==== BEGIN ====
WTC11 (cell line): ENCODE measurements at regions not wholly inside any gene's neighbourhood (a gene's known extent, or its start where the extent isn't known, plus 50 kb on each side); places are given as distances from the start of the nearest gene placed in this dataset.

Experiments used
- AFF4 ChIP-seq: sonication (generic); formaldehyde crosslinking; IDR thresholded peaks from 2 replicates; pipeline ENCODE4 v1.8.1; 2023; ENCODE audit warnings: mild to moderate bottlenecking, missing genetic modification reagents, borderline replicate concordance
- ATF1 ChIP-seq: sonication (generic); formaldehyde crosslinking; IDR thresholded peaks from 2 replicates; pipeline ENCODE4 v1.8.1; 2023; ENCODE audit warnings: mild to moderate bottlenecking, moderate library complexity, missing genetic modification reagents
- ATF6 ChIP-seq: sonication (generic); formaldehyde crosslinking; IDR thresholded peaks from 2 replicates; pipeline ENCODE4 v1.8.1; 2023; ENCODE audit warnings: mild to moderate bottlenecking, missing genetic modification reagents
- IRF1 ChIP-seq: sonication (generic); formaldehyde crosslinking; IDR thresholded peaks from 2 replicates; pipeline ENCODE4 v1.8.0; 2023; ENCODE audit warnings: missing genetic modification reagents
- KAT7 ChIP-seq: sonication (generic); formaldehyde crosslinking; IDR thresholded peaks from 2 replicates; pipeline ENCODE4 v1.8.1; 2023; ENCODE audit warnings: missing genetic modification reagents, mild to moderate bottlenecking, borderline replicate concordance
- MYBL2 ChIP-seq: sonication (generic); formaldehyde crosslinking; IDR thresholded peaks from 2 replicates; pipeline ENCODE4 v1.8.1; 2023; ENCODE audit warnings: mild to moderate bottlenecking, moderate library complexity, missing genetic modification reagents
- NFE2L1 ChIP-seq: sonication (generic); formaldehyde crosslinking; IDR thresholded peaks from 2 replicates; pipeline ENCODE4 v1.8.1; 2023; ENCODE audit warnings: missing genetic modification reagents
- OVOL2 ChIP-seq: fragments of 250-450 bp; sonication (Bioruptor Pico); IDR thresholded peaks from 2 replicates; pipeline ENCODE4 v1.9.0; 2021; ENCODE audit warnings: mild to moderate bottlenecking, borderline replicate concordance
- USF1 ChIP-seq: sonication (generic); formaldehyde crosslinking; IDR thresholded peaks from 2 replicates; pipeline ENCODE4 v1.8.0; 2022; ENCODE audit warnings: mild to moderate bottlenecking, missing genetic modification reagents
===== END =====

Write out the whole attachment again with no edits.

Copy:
WTC11 (cell line): ENCODE measurements at regions not wholly inside any gene's neighbourhood (a gene's known extent, or its start where the extent isn't known, plus 50 kb on each side); places are given as distances from the start of the nearest gene placed in this dataset.

Experiments used
- AFF4 ChIP-seq: sonication (generic); formaldehyde crosslinking; IDR thresholded peaks from 2 replicates; pipeline ENCODE4 v1.8.1; 2023; ENCODE audit warnings: mild to moderate bottlenecking, missing genetic modification reagents, borderline replicate concordance
- ATF1 ChIP-seq: sonication (generic); formaldehyde crosslinking; IDR thresholded peaks from 2 replicates; pipeline ENCODE4 v1.8.1; 2023; ENCODE audit warnings: mild to moderate bottlenecking, moderate library complexity, missing genetic modification reagents
- ATF6 ChIP-seq: sonication (generic); formaldehyde crosslinking; IDR thresholded peaks from 2 replicates; pipeline ENCODE4 v1.8.1; 2023; ENCODE audit warnings: mild to moderate bottlenecking, missing genetic modification reagents
- IRF1 ChIP-seq: sonication (generic); formaldehyde crosslinking; IDR thresholded peaks from 2 replicates; pipeline ENCODE4 v1.8.0; 2023; ENCODE audit warnings: missing genetic modification reagents
- KAT7 ChIP-seq: sonication (generic); formaldehyde crosslinking; IDR thresholded peaks from 2 replicates; pipeline ENCODE4 v1.8.1; 2023; ENCODE audit warnings: missing genetic modification reagents, mild to moderate bottlenecking, borderline replicate concordance
- MYBL2 ChIP-seq: sonication (generic); formaldehyde crosslinking; IDR thresholded peaks from 2 replicates; pipeline ENCODE4 v1.8.1; 2023; ENCODE audit warnings: mild to moderate bottlenecking, moderate library complexity, missing genetic modification reagents
- NFE2L1 ChIP-seq: sonication (generic); formaldehyde crosslinking; IDR thresholded peaks from 2 replicates; pipeline ENCODE4 v1.8.1; 2023; ENCODE audit warnings: missing genetic modification reagents
- OVOL2 ChIP-seq: fragments of 250-450 bp; sonication (Bioruptor Pico); IDR thresholded peaks from 2 replicates; pipeline ENCODE4 v1.9.0; 2021; ENCODE audit warnings: mild to moderate bottlenecking, borderline replicate concordance
- USF1 ChIP-seq: sonication (generic); formaldehyde crosslinking; IDR thresholded peaks from 2 replicates; pipeline ENCODE4 v1.8.0; 2022; ENCODE audit warnings: mild to moderate bottlenecking, missing genetic modification reagents